“We seek to help an additional five million Americans earn degrees and certificates in the next decade,” said President Obama in July 2009. However, looking at the policies his administration is proposing, it is starting to sound more like “We seek to help Americans earn degrees that we think are worth earning, as we see fit, under our micromanagement.”
First, thanks to the president's health care law – not a separate education bill – the feds will now lend directly to students instead of guaranteeing bank loans as they have done, with good success, for 45 years. One can’t help but wonder: “With what money will the federal government make these loans? With money we borrow from China?” Which begs the question “Does China have enough money to finance education loans on top of government-run health care reform?”
And now there is more news on the Obama higher education agenda: Private sector institutions of higher education are in the crosshairs of federal loan program officials. And there is no bill, health care or otherwise, for this item. Instead, the Obama Education Department is doing what clever political appointees do best: adjusting regulations in order to change policy and skip that whole pesky legislative branch step.
The regulatory changes will make qualifying for a loan nearly impossible for tens of thousands of young adults who dare enroll in a school that, gasp, tries to make a profit. You needn’t worry if you are looking to enroll in a public school (i.e.: a state university or community college) or a private college (those are non-profits). But if you are seeking a vocational education, associate’s or bachelor’s degree from a school that runs itself more like a business, you might be in a tough spot very soon.
Most people know these for-profit schools as the ones that advertise on television. Their advertising targets a working class audience trying to improve their career choices. The schools’ programs encourage adults to pursue a degree, on their timeline and with their schedule, that will improve their life path in some way – primarily through the increased income that follows the earning of a degree. Programs range from certificates to bachelor’s degrees in subject areas ranging from nursing to business.
Sadly, Ivy League elites disdain these schools. They are somehow lesser in their eyes. They are “just” vocational schools, attended by people who don’t live in nice neighborhoods or drive Volvos.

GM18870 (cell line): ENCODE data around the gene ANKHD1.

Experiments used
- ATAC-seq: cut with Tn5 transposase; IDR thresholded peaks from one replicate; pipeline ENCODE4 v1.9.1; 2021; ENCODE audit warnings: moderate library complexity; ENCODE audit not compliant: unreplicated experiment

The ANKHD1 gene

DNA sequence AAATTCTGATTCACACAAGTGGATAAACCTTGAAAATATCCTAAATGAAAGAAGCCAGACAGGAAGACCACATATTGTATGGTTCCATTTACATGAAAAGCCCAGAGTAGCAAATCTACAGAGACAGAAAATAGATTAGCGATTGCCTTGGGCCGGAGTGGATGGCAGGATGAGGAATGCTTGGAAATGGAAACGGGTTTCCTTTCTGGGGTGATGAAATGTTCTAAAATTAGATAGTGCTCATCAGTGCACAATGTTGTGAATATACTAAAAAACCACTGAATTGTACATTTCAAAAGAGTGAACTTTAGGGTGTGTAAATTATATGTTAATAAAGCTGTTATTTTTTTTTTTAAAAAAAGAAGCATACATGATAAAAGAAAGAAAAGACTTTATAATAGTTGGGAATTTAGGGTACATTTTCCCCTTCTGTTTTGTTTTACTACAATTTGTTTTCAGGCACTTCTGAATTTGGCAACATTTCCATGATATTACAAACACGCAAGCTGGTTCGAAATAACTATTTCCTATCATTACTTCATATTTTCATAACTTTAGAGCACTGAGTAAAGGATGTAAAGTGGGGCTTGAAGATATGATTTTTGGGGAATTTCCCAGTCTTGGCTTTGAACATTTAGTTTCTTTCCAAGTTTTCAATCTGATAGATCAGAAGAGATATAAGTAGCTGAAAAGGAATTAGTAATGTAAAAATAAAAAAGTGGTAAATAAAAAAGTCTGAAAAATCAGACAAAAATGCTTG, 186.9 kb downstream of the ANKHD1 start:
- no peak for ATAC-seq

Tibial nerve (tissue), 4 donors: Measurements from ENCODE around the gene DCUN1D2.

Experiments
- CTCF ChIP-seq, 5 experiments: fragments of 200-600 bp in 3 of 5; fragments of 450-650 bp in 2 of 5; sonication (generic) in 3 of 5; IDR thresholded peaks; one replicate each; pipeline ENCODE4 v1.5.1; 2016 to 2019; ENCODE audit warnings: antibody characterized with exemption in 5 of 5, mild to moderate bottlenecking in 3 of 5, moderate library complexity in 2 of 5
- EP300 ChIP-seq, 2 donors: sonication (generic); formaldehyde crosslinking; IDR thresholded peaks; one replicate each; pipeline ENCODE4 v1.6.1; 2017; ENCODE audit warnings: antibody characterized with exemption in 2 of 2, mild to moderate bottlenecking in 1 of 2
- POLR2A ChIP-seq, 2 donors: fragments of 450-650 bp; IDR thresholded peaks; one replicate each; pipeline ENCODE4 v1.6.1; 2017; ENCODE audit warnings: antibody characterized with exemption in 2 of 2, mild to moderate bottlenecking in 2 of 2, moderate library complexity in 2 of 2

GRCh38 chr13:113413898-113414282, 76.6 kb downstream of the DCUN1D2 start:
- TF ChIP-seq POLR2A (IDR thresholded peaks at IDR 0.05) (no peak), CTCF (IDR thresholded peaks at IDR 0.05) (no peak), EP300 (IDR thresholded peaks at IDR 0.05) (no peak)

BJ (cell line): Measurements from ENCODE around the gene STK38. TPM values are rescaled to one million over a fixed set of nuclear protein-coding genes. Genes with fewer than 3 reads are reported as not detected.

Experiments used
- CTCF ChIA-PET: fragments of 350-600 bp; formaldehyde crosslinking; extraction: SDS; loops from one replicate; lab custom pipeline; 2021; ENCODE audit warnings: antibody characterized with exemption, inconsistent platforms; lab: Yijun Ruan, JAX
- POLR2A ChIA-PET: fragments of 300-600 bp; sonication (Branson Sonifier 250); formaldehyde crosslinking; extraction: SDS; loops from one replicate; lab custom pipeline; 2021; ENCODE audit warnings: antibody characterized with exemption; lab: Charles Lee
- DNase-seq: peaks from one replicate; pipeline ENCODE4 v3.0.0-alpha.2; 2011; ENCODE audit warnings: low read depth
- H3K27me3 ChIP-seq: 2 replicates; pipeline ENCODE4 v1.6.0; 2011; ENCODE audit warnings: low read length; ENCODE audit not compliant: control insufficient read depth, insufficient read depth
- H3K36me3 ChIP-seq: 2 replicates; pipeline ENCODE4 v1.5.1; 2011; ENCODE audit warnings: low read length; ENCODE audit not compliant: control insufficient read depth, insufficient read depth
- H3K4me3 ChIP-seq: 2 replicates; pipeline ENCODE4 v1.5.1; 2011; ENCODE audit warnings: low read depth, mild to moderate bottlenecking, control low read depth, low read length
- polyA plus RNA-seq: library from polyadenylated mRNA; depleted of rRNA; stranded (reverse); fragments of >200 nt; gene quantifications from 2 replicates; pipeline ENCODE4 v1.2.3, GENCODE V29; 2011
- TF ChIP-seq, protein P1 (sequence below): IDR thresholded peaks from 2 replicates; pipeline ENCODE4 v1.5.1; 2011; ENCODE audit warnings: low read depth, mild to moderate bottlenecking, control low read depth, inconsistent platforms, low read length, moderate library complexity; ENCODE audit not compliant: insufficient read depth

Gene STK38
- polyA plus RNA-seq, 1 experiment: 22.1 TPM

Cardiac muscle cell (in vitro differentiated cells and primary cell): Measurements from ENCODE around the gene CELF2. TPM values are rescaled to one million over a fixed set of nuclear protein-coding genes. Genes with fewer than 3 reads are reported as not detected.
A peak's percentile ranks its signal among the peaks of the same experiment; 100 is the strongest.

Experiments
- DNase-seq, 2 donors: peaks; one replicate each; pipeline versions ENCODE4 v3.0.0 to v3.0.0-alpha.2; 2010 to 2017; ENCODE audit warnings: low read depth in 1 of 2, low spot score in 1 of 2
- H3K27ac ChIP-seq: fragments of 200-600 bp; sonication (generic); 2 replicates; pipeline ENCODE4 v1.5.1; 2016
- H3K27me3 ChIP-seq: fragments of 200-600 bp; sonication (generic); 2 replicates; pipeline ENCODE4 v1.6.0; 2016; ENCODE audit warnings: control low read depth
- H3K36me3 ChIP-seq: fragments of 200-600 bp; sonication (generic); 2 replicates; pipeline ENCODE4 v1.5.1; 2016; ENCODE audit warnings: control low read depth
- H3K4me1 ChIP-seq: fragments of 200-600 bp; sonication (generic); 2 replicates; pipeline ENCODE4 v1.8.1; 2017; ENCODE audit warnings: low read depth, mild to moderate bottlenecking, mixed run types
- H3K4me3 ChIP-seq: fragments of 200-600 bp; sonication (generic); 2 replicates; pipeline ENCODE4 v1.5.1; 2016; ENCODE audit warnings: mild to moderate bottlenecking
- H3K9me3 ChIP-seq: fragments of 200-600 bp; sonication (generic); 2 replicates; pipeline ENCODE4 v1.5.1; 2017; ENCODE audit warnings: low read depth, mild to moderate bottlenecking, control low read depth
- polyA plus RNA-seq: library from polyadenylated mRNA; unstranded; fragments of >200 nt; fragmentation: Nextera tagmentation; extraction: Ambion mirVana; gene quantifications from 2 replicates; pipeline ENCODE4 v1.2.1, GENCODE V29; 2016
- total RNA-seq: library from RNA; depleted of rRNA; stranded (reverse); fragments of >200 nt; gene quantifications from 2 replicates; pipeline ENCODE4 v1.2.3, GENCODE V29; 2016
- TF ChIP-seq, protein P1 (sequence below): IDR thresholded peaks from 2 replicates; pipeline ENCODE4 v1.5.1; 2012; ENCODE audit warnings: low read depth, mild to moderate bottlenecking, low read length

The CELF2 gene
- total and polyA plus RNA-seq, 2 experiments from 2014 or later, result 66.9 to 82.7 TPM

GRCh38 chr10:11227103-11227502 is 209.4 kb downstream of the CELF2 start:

So when the elites in the politically-appointed ranks of the Obama Education Department looked into changing loan regulations, they apparently decided to take a swipe at these “lesser” schools – and, in doing so, the group of people who attend them.
The path to change in this case is a shady regulatory maze that involves new interpretations of old Congressionally-approved language that has stood the test of time for more than 40 years. In short, there would be a significant reduction in the amount of loan money available to those students hoping to improve their lives by enrolling in private-sector schools.
Without enough funds from student loans, students will be unable to pursue the education of their choice. Over 100,000 degrees, education experts estimate, will not be earned as a result of this frankly sneaky regulatory change.
Perhaps the Obama appointees think that these students should attend different schools, perhaps public schools where the government plays a bigger role? Well, the truth is that these students will likely turn to community colleges – which are shrinking their operating budgets right now, not increasing them. To accommodate the students shut out from a private sector education, the government would have to expand public education to the tune of some $100 billion. Does anyone think the public has a thirst for that kind of additional expenditure right now?
The rationale behind this agenda item, buried in conference rooms at the end of long, cold hallways in Washington, D.C., is tough to figure out. Beyond elitism, or a belief that for-profit schools are somehow illegitimate, what reason could the regulators have for pushing down these schools?
If the Obama appointees behind this move don’t believe that private-sector schools should exist, they ought to say so. Let there be a public debate about whether private-sector schools ought to be shut down or lose their accreditation. Without a fair public debate and Congressional action, this major change in loan eligibility will go down in history as an egregious abuse of executive branch power that hurts the lives of hundreds of thousands of working people who dream of achieving something better through education. And here I thought that’s what the president wanted.
Ms. Card has been a political appointee at the U.S. Departments of Labor, Treasury and Justice. She earned her degree from an elite nonprofit college.
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Jean Card is a writer and communications consultant with expertise in public policy and small business issues. She is a former speechwriter for the U.S. secretaries of Labor and Treasury as well as the attorney general. Follow her on Twitter: @JeanCard